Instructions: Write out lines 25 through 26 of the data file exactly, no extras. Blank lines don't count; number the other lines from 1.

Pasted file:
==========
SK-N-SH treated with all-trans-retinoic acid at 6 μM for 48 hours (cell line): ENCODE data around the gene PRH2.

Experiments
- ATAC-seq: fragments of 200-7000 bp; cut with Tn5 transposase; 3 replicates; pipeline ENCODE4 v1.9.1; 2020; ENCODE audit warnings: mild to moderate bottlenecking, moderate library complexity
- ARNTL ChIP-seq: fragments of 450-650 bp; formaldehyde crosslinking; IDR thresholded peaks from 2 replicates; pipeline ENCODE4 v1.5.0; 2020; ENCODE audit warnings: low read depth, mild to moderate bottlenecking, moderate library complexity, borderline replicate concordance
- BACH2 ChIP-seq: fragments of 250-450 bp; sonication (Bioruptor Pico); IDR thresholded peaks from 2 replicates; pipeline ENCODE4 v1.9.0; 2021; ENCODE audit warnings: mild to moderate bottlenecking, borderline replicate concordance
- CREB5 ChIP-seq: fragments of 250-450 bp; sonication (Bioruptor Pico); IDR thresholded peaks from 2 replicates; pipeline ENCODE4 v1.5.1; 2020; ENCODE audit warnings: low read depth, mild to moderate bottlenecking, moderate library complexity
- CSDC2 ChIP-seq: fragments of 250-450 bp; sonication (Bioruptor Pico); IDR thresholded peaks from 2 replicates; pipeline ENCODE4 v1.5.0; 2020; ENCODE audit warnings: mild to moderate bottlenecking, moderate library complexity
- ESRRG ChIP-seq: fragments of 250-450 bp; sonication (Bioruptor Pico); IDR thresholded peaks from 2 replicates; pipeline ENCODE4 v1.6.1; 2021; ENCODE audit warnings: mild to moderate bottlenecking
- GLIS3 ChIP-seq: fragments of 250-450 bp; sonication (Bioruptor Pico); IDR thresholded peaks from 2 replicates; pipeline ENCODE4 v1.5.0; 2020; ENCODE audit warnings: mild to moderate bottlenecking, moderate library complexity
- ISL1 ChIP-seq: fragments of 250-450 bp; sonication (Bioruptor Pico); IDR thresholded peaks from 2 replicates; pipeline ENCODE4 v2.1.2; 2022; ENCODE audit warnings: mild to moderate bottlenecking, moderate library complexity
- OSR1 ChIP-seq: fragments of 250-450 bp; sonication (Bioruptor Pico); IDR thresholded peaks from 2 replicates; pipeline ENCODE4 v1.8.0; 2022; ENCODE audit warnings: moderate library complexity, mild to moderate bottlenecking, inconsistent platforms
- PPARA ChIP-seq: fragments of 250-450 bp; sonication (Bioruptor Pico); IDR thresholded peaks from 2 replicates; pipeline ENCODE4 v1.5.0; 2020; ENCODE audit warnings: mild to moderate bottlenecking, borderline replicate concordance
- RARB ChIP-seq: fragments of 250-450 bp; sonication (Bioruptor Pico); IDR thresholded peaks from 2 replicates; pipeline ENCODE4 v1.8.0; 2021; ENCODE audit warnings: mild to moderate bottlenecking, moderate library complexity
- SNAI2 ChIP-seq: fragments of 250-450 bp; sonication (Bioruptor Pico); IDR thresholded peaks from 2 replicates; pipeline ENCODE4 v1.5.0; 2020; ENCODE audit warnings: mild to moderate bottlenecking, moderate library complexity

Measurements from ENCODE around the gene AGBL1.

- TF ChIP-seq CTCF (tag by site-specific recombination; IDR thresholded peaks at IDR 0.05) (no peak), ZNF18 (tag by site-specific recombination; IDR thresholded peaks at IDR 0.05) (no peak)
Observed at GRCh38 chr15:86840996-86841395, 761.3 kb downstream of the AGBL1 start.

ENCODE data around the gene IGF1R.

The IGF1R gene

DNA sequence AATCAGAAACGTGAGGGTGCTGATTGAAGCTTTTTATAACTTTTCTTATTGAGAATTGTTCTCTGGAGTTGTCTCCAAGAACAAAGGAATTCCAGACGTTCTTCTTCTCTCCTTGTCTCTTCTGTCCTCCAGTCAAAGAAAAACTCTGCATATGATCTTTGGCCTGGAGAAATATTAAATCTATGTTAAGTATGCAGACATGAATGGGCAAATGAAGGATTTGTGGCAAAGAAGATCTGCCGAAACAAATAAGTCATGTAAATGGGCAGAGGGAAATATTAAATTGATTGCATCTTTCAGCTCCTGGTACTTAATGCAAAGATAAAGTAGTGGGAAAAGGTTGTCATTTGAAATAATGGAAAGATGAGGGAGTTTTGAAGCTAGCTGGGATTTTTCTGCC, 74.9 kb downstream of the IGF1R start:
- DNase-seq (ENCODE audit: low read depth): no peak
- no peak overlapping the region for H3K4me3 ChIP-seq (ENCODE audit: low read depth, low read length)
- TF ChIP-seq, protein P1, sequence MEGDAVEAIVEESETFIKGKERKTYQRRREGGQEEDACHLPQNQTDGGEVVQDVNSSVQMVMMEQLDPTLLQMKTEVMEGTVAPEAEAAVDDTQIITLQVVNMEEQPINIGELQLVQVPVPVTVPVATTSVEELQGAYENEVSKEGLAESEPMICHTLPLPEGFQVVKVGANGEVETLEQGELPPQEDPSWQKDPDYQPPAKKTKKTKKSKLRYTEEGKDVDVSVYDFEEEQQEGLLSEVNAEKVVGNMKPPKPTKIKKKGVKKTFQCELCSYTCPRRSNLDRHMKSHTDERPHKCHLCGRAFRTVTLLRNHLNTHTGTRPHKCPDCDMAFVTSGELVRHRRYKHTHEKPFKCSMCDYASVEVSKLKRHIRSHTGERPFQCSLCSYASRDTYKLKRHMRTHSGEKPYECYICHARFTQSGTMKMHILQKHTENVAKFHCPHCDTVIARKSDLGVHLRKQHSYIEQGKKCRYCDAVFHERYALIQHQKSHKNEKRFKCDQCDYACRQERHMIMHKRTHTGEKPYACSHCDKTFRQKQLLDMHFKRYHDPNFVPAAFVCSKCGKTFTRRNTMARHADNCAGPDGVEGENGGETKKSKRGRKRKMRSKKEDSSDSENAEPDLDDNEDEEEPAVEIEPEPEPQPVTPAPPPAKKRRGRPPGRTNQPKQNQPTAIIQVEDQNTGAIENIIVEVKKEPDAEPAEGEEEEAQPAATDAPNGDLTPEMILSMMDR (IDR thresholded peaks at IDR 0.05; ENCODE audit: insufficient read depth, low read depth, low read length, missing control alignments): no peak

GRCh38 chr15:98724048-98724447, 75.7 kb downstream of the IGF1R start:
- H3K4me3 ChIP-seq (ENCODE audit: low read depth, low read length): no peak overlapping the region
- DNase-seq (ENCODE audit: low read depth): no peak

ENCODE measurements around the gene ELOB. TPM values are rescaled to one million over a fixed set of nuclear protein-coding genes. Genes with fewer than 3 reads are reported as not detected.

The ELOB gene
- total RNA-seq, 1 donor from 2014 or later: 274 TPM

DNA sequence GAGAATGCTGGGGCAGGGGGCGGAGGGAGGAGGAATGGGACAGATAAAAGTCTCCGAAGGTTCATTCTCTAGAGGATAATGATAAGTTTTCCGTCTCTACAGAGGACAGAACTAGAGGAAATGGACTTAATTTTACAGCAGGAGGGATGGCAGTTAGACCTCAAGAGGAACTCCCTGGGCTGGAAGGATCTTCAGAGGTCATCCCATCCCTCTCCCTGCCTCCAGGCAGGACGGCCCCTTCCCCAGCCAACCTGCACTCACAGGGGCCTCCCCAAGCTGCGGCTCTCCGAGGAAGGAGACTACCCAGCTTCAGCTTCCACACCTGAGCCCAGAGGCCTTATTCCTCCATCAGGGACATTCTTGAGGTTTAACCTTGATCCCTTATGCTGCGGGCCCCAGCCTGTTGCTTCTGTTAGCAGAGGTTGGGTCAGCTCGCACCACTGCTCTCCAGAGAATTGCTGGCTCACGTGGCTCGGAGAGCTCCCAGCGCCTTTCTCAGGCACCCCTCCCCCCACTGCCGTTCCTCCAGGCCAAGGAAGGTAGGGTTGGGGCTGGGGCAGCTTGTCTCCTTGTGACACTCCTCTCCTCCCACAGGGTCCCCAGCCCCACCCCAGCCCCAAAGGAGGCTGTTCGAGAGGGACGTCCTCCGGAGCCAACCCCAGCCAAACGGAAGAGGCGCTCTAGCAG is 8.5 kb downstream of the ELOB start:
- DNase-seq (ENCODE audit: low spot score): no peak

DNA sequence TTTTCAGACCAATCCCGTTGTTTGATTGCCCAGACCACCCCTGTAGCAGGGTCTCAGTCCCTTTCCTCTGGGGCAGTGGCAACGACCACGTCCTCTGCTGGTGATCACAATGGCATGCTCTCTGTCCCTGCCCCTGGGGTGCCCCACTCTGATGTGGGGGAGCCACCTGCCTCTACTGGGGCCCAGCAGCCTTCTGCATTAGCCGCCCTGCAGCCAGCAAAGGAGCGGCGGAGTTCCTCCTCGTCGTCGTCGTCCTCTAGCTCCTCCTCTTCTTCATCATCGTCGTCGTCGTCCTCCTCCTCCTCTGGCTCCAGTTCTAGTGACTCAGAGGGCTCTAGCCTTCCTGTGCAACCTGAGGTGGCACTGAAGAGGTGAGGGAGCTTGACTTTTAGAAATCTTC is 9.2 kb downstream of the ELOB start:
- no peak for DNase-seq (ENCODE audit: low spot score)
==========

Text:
- H3K4me3 ChIP-seq (ENCODE audit: low read depth, low read length): no peak overlapping the region
- DNase-seq (ENCODE audit: low read depth): no peak